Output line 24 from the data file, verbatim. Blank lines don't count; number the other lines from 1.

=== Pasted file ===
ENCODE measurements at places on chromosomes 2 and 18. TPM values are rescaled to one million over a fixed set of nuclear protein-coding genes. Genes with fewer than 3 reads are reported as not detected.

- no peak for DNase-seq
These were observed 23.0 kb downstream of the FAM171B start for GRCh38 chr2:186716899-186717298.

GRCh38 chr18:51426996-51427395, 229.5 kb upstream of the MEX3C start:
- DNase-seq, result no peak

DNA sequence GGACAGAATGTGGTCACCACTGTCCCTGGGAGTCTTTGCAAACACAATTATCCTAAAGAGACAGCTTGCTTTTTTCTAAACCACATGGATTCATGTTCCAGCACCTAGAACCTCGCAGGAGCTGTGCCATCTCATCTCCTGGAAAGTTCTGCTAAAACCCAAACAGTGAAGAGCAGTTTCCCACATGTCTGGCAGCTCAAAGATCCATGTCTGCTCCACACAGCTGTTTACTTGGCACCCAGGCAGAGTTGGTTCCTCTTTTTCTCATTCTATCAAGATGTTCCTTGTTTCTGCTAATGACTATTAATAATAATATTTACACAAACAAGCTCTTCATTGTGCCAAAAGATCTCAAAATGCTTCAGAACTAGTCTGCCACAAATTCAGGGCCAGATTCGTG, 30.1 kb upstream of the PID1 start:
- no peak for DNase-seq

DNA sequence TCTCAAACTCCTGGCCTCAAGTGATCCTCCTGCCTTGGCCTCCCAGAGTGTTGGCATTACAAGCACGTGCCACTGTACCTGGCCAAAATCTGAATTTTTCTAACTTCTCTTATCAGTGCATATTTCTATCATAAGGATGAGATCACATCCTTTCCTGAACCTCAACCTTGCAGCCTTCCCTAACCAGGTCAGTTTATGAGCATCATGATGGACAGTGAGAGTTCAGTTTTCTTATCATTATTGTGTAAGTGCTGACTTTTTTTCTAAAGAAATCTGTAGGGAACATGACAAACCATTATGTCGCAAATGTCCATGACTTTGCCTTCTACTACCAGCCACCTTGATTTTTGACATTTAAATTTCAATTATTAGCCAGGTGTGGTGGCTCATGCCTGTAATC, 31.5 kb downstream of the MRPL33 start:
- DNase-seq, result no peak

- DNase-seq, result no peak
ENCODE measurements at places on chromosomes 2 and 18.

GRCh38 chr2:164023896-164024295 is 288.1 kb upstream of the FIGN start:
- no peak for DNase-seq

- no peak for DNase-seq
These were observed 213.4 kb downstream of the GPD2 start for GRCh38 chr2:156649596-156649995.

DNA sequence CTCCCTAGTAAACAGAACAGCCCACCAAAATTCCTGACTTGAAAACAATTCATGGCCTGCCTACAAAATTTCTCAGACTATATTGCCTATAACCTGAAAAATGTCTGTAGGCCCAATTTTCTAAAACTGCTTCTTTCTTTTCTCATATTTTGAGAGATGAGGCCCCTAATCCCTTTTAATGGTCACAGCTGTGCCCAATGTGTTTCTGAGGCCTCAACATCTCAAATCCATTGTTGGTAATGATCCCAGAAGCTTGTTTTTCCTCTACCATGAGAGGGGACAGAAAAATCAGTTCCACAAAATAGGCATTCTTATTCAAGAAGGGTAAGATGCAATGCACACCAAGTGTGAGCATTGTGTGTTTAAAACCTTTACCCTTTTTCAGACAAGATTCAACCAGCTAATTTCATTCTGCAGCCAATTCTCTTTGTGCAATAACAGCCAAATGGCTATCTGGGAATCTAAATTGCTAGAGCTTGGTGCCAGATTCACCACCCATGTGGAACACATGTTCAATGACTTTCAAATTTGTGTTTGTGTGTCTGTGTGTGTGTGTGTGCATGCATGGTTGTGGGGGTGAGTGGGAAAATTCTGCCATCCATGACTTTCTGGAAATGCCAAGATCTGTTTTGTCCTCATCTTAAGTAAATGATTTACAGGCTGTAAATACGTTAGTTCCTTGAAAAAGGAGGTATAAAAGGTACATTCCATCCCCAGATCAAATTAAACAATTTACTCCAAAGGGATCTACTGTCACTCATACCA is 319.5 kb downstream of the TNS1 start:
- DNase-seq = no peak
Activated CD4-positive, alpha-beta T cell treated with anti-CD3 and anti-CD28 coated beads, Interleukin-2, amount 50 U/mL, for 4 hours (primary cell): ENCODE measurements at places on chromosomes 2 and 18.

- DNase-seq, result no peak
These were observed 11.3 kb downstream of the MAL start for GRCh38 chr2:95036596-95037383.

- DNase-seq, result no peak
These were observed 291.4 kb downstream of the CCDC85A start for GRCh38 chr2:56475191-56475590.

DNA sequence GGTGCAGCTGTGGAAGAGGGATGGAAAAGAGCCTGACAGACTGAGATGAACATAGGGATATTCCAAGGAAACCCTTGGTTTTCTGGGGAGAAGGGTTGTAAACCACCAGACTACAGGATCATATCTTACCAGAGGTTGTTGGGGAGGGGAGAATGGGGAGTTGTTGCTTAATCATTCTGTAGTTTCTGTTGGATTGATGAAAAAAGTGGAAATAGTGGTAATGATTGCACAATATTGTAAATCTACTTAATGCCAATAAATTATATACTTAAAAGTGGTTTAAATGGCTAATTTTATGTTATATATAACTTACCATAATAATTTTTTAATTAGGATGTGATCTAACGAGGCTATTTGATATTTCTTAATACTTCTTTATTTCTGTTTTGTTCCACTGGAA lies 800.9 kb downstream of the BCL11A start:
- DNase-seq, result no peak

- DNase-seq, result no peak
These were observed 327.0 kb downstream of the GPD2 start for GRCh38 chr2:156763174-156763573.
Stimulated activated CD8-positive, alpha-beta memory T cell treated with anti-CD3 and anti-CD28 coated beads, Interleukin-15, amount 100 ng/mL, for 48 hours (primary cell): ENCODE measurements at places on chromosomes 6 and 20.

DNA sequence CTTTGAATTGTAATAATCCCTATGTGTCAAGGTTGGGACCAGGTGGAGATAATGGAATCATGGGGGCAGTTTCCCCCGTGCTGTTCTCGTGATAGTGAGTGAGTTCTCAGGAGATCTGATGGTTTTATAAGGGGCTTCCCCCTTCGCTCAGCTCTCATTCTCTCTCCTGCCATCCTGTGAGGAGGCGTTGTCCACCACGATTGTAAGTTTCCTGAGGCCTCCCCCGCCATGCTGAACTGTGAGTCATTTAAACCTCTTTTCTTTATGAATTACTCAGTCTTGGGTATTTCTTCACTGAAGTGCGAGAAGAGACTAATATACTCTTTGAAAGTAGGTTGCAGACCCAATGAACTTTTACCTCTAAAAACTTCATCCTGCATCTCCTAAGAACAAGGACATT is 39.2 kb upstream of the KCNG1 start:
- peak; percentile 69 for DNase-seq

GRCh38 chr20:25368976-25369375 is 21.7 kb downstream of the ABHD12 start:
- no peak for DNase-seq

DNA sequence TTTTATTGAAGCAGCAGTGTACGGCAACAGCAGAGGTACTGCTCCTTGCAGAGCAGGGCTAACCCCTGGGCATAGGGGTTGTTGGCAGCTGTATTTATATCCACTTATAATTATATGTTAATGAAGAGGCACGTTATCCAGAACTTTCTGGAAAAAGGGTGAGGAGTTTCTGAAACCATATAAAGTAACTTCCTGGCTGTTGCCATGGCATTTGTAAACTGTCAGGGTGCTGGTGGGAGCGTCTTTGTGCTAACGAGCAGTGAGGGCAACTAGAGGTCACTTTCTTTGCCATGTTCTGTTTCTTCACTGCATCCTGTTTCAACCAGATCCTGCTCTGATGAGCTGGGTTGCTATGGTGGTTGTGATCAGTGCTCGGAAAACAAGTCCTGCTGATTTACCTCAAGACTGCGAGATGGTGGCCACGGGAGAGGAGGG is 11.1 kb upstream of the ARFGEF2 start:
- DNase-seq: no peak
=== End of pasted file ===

- DNase-seq, result no peak